If I’m Proud Of Doing My Duty, I Probably Don’t Do It Enough

I didn’t wash many dishes in our first years of marriage, but I felt quite proud of every one of them. I could scrub one pot in a week and bask in the glory of my goodness. For some reason, my wife didn’t feel the same awe at my occasional fits of kindness. For some reason, I didn’t understand why. 

These days, I do dishes. I don’t keep track of how many, and I no longer feel the same way about them. They need to be done—it’s only fair. Even though I’m doing more, I feel less proud of it. This summer, I read a story by George MacDonald that helped me understand why:

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What If We Honoured Integrity?

It can be hard to find good role models these days. Often the people who are famous and the first to promote themselves as the ones we should be following are the last people on Earth we should be following. The world has no shortage of role models and leaders who are leading us astray. 

Unfortunately, this is not only true of leaders in politics and entertainment, it is far too often true of Christian leaders as well. Celebrity culture has made itself at home in the church, and some of the people who rise to the top of Christian organisations and mega churches and TV ministries and yes, even regular local churches, get there for all the wrong reasons. They have charisma, but lack character, they have business savvy, but lack integrity. Maybe that’s why so many Christian leaders fall in scandal and shame—they never should have been there in the first place. They were good at building organisations and personal fame, but they were bad at living like a Christian. In their ministries they made disciples, but not disciples of Christ—they made disciples of themselves, teaching others to look at them and compromise for them instead of looking to Christ in trust and obedience. We need better role models for the church, but how do we find them?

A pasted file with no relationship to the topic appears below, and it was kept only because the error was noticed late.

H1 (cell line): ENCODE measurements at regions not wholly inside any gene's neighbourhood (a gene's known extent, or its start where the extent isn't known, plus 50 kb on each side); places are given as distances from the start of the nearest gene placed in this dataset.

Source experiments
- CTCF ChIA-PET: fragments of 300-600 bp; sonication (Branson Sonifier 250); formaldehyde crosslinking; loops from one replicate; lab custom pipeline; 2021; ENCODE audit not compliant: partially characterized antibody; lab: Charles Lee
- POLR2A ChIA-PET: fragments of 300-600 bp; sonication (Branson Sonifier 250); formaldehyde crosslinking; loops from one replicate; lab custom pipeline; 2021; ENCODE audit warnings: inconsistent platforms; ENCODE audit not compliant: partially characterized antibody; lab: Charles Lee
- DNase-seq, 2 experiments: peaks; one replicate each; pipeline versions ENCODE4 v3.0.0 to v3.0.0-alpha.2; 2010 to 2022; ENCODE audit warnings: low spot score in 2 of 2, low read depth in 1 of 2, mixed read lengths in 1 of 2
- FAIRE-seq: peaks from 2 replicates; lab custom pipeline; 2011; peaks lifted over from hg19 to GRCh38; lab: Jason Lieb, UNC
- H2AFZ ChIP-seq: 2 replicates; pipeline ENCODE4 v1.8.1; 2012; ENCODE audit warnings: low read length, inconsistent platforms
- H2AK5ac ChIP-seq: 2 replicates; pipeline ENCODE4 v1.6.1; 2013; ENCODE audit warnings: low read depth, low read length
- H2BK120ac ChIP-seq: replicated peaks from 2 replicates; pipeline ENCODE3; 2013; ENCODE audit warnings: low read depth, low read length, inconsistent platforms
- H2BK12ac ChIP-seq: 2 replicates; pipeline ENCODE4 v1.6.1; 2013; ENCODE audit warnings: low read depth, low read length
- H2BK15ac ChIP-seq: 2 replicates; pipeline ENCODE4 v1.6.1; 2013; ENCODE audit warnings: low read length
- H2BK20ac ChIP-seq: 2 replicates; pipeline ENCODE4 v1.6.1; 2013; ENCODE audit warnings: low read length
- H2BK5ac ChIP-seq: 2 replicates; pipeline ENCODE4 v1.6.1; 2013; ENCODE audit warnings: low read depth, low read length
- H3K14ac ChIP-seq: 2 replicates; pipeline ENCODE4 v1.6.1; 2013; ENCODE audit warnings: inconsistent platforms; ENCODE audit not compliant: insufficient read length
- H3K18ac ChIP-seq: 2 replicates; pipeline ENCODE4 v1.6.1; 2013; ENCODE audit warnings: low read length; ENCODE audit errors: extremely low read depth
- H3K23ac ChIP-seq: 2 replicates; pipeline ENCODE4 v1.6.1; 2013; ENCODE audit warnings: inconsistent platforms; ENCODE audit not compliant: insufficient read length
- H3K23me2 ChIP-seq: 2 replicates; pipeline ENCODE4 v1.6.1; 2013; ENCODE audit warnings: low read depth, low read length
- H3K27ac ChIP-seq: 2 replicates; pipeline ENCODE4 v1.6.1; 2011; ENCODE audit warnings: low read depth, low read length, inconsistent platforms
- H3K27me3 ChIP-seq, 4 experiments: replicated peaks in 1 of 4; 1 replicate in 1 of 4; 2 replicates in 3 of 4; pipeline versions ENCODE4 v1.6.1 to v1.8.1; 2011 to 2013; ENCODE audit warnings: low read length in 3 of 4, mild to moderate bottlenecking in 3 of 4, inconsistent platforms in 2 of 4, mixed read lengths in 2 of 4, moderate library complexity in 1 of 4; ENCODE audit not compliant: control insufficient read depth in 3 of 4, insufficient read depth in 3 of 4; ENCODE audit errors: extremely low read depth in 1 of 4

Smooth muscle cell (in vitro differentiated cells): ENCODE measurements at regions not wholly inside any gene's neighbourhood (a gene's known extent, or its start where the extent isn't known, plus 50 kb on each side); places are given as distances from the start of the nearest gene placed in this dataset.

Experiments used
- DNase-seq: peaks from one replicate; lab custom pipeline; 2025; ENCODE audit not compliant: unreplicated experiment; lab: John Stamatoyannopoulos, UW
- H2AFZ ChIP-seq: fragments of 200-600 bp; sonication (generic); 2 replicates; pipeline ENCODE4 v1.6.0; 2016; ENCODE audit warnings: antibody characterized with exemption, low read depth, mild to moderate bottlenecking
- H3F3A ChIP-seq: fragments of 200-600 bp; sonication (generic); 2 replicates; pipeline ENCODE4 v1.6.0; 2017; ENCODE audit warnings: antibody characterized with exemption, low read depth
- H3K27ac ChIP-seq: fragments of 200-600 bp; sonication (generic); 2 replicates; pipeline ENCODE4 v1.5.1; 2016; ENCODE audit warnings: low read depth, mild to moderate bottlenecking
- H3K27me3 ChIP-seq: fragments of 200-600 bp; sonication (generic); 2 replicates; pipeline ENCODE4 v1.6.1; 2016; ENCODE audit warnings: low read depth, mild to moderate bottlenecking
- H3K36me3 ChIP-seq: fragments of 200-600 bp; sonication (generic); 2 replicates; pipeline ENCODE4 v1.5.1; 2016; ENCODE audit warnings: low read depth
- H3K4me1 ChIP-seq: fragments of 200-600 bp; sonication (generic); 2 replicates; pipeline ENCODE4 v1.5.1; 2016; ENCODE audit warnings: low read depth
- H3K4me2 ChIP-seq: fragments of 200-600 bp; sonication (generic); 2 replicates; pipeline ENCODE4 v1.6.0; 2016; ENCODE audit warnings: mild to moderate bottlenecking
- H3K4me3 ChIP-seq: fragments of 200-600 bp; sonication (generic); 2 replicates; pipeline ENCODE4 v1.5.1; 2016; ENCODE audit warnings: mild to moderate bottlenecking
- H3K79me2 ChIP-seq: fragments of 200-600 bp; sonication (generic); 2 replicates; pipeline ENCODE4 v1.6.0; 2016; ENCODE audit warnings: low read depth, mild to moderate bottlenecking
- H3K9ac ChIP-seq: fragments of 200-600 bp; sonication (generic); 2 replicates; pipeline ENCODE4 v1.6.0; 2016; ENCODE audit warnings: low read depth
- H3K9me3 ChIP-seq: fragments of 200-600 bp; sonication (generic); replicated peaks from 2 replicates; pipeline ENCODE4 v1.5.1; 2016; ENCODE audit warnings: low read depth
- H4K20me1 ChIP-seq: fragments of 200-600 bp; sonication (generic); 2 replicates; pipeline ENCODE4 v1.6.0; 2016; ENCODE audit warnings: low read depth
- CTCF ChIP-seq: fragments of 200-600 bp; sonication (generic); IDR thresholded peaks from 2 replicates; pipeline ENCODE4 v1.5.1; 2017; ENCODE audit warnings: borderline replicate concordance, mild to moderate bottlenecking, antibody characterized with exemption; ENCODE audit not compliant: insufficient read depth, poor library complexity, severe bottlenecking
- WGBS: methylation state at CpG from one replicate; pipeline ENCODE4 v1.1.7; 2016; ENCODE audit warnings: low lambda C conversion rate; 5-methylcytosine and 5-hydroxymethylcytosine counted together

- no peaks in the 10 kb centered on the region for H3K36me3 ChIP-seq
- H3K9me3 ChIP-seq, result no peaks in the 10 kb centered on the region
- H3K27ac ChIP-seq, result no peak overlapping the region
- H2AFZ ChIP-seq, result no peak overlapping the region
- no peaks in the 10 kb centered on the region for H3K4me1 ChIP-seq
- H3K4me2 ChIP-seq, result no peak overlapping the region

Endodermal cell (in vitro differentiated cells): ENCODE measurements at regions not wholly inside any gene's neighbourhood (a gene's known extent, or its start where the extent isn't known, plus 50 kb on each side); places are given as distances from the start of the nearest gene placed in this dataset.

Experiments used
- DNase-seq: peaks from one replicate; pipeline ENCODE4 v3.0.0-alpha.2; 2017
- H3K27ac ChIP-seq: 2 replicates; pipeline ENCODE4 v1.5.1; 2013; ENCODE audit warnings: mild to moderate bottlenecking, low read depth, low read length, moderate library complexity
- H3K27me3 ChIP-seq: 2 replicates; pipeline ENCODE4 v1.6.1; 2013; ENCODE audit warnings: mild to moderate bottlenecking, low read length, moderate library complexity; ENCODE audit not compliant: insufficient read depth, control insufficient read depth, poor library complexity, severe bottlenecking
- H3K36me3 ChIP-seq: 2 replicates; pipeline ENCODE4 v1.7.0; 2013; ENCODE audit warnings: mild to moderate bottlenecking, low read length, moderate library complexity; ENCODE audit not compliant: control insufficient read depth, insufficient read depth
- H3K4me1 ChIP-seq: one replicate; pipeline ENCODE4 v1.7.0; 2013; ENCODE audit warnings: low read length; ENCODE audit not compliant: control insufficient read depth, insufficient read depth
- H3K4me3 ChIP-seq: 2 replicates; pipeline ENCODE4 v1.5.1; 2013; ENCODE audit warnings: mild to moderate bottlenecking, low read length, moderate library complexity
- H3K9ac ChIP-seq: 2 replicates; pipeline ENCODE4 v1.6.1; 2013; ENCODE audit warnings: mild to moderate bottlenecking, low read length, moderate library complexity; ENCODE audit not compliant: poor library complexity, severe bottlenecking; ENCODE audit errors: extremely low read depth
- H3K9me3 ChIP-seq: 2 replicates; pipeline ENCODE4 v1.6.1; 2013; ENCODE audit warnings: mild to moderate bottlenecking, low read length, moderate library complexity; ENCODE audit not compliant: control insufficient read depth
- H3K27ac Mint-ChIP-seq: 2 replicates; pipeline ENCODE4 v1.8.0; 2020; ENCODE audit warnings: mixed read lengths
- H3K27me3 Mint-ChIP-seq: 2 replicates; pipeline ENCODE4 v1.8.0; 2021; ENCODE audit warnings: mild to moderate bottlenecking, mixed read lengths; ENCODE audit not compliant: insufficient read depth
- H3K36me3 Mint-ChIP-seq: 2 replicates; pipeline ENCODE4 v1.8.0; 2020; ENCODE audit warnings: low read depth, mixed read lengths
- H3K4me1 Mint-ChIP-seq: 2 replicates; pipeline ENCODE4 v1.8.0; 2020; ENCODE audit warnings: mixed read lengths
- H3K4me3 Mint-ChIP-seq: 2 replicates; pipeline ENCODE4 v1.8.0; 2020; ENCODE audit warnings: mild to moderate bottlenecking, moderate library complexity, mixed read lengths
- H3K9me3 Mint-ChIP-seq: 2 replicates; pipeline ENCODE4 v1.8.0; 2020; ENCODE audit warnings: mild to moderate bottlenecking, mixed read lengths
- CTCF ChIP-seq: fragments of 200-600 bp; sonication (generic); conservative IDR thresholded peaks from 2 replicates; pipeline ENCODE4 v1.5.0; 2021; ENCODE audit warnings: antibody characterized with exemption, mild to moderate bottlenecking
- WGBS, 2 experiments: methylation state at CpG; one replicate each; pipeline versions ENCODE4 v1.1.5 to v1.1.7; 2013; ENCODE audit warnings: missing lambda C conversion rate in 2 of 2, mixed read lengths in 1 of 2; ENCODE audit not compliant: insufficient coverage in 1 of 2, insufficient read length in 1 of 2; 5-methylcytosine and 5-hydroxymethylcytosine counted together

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Singing Longer Than The Rest

When I was five or six, my family joined a small group who were looking to start a new church on the south side of town. I don’t remember much about the earliest stages but I do remember the years we spent meeting in a shopping centre. First it was the gym, and we had to cover the wall of mirrors with paper and I remember my Sunday school teacher telling us not to play on the weight benches. Sometimes the children got to decorate the paper, which was fun. Later, one of the buildings in the centre became available and we leased it for ourselves. Inside, we had a grand piano. I don’t remember how we got it, but we were proud of it, and proud of the lady who played it so well. We did love to sing. 

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Nothing Could Be More Important

Our family recently returned from a holiday in the country where we had very little internet access and most of the traffic was cows. The time to read and think and enjoy the countryside without distractions was refreshing, reminding me again that sometimes the best way to keep going strong is to stop for a little while…